Masculinities in Forests: Representations of Diversity demonstrates the wide variability in ideas about, and practice of, masculinity in different forests, and how these relate to forest management.
While forestry is widely considered a masculine domain, a significant portion of the literature on gender and development focuses on the role of women, not men. This book addresses this gap and also highlights how there are significant, demonstrable differences in masculinities from forest to forest. The book develops a simple conceptual framework for considering masculinities, one which both acknowledges the stability or enduring quality of masculinities, but also the significant masculinity-related options available to individual men within any given culture. The author draws on her own experiences, building on her long-term experience working globally in the conservation and development worlds, also observing masculinities among such professionals. The core of the book examines masculinities, based on long-term ethnographic research in the rural Pacific Northwest of the US; Long Segar, East Kalimantan; and Sitiung, West Sumatra, both in Indonesia. The author concludes by pulling together the various strands of masculine identities and discussing the implications of these various versions of masculinity for forest management.
This book will be essential reading for students and scholars of forestry, gender studies and conservation and development, as well as practitioners and NGOs working in these fields.
The Open Access version of this book, available at https://www.taylorfrancis.com/books/e/9780367815776, has been made available under a Creative Commons Attribution-Non Commercial-No Derivatives 4.0 license.
Table of Contents
List of Tables, Figures and Boxes
List of Contributors
1. Masculinities in Forests: Here and There, Then and Now
2. [Remembered] American Masculinities from my Girlhood (1940s-1970s)
3. Immersion in Rural America: The Case of Bushler Bay
4. Masculinities and Muted Gender in Bali and Kalimantan
5. Masculinities in Conflict in West Sumatra
6. Masculinities Among the ‘Development Set’
7. Revisits to Old Haunts (with Andrew Balan Pierce and Sufiet Erlita)
8. The Relevance of Masculinities for Forests and Their Management
Carol J. Pierce Colfer is a Senior Associate at the Center for International Forestry Research (CIFOR) and Visiting Scholar at Cornell University’s Southeast Asia Program, Ithaca, New York, USA. She is author/editor of numerous books, including co-editor of The Earthscan Reader on Gender and Forests (Routledge, 2017) and Gender and Forests: Climate Change, Tenure, Value Change and Emerging Issues (Routledge, 2016).
"I first met Carol on the Kribi beach an evening of 1997 and recall the discussion about the role and accountability of logging companies in prostitution in camps. I thought they had none. She disagreed. I have changed my mind since, thanks to many female colleagues and especially Carol. She made me a better man I believe. I enjoyed reading this book and tried to look at my own harp before and after. I hope you will like it. A must-read, especially if you are a proud male forester (like me)." — Robert Nasi, Director General, Centre for International Forestry Research (CIFOR)
"Carol Colfer shows us how masculinities affects us all in a deep, critical and personal reflection that exposes the unconscious assumptions about the distribution of powers and privileges, and appropriate roles, relations and identities of men and women in environment and development contexts around the world. By her example, Colfer challenges her readers to re-examine deeply-held beliefs that are both personal and political." — Maureen G. Reed, Distinguished Professor, School of Environment and Sustainability, University of Saskatchewan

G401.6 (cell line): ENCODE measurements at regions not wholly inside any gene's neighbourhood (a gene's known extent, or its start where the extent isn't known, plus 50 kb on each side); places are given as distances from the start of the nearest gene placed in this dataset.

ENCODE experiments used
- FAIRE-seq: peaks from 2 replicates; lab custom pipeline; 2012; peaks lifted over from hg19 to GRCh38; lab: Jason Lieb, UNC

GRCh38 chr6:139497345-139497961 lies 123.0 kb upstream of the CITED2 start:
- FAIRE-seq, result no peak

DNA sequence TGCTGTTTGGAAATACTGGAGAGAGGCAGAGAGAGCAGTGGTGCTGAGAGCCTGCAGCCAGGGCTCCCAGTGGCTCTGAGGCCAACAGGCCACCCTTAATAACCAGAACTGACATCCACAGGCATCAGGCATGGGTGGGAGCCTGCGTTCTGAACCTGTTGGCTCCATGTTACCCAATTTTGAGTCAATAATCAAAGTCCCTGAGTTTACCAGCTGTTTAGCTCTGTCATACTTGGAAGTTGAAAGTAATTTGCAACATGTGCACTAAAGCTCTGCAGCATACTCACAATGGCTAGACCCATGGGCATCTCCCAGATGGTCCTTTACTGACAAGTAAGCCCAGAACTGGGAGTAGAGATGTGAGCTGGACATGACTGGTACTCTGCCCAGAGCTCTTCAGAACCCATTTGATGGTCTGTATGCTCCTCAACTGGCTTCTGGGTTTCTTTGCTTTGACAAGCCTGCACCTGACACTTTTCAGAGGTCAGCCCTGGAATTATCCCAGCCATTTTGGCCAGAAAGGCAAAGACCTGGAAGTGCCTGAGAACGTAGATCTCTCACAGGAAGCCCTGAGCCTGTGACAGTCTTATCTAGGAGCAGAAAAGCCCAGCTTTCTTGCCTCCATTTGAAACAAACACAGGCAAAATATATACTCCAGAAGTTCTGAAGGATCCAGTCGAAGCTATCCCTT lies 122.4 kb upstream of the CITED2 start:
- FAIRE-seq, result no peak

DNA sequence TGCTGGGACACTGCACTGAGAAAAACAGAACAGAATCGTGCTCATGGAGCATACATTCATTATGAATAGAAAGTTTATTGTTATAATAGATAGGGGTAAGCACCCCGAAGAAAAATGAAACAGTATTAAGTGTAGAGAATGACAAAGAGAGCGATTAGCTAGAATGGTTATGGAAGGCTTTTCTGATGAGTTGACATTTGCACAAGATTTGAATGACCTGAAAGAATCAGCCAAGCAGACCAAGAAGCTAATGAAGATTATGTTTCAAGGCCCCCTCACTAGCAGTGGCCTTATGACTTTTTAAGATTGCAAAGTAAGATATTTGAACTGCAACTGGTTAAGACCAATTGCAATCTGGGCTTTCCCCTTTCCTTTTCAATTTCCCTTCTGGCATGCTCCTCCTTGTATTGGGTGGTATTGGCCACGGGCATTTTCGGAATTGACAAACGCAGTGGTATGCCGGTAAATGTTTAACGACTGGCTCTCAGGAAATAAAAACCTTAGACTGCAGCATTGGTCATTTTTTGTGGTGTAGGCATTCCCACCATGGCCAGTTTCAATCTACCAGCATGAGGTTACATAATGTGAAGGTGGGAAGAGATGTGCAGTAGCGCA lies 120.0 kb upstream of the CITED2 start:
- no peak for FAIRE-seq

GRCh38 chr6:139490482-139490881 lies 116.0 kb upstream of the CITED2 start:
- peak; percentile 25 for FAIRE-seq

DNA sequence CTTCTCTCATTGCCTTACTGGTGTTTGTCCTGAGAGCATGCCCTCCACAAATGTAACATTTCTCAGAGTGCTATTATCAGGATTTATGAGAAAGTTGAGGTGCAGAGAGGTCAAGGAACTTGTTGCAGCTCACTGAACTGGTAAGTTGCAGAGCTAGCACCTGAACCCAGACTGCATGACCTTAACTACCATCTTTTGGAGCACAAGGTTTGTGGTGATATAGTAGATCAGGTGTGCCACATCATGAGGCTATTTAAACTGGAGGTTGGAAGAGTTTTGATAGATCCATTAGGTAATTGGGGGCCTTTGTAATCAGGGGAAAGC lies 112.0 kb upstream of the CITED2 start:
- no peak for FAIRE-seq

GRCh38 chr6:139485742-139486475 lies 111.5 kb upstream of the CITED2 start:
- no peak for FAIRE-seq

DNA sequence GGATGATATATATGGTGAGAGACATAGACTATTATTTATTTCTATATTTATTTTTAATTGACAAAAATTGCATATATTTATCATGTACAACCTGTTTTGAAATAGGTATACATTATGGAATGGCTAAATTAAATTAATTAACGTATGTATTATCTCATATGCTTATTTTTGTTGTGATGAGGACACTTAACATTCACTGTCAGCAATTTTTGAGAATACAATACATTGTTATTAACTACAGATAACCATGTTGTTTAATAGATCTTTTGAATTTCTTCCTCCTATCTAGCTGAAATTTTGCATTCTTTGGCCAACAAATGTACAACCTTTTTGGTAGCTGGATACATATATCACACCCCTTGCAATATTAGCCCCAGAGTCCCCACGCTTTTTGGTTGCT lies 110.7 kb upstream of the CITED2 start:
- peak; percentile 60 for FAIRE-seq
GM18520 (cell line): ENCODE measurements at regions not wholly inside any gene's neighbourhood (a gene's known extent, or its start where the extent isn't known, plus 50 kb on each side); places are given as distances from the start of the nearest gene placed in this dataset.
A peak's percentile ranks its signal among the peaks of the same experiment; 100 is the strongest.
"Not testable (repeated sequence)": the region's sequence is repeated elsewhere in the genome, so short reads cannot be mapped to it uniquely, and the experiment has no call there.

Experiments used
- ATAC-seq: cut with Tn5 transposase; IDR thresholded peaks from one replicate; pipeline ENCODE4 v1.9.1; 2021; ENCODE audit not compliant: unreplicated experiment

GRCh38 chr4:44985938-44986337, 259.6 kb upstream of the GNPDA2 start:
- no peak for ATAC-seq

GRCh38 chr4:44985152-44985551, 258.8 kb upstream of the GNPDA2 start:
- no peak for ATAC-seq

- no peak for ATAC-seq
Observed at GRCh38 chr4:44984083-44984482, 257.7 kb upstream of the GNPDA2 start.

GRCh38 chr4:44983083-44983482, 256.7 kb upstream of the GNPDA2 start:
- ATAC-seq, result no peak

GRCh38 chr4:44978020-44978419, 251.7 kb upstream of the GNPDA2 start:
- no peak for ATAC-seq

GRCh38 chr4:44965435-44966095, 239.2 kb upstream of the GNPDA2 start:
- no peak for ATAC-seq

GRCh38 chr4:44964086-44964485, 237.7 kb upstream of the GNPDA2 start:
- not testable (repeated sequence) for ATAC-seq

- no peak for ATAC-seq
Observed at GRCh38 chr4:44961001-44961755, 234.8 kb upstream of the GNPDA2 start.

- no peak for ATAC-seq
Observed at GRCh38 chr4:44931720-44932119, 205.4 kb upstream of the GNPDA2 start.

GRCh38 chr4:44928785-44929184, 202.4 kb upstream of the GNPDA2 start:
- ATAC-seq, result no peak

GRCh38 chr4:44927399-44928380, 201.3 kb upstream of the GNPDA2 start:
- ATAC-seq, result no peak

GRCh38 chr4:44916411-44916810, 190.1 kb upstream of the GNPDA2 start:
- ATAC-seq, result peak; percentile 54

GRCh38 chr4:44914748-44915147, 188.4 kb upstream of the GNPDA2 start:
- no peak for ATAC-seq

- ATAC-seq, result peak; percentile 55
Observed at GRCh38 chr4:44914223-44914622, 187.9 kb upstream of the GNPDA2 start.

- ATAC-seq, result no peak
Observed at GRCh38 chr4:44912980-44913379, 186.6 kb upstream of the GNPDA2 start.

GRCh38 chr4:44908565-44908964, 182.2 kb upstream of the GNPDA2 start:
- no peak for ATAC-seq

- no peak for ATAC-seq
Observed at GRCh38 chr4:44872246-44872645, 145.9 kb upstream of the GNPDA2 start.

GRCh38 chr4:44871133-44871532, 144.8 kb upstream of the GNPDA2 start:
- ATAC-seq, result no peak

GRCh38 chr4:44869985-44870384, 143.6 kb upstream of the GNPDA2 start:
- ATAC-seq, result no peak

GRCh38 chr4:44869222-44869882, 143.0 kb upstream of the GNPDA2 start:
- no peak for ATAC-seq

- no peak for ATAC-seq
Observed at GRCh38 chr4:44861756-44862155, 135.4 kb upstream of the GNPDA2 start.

"It is a rare and precious thing for a reader to be able to learn from the rich insights garnered in over a long career as a professional anthropologist working in some of the world’s most important forest landscapes. This important book on masculinities and their relatedness with forests is a gift: a timely reminder that making sense of gender in this way is a crucial step in understanding questions of equity in forest livelihoods and professional lives. Carol Colfer offers a deeply reflexive ethnographic discussion based on her experiences and encounters in rural North America and in Indonesia, in the field and amidst the ‘development set’. Her discussion covers a critical period in the making of both gender relations and forest management – from the 1970s onwards – and she shows the diverse ways masculinities are being lived relationally with forests across turbulent times. There are important points to draw from this book, not least the need to undo generalisations and situate both forests and masculinities in time and place. The author brings her insights back to bear on forest management strategies with practical ways for reflecting on and improving ways of working and living with forests that are tuned in to the various registers of masculinity which could themselves become better attuned to ensuring a healthy planetary future." — Rebecca Elmhirst, Human Geographer, University of Brighton
"Masterful scholarship with a purpose... this book has wide-ranging relevance across many fields, non-anthropologists not only may have something useful to say about it but also need to read it for their own benefit. Bravo for a brave and timely work!" — Michael S. Cummings, Professor (retired), Political Science, University of Colorado, Denver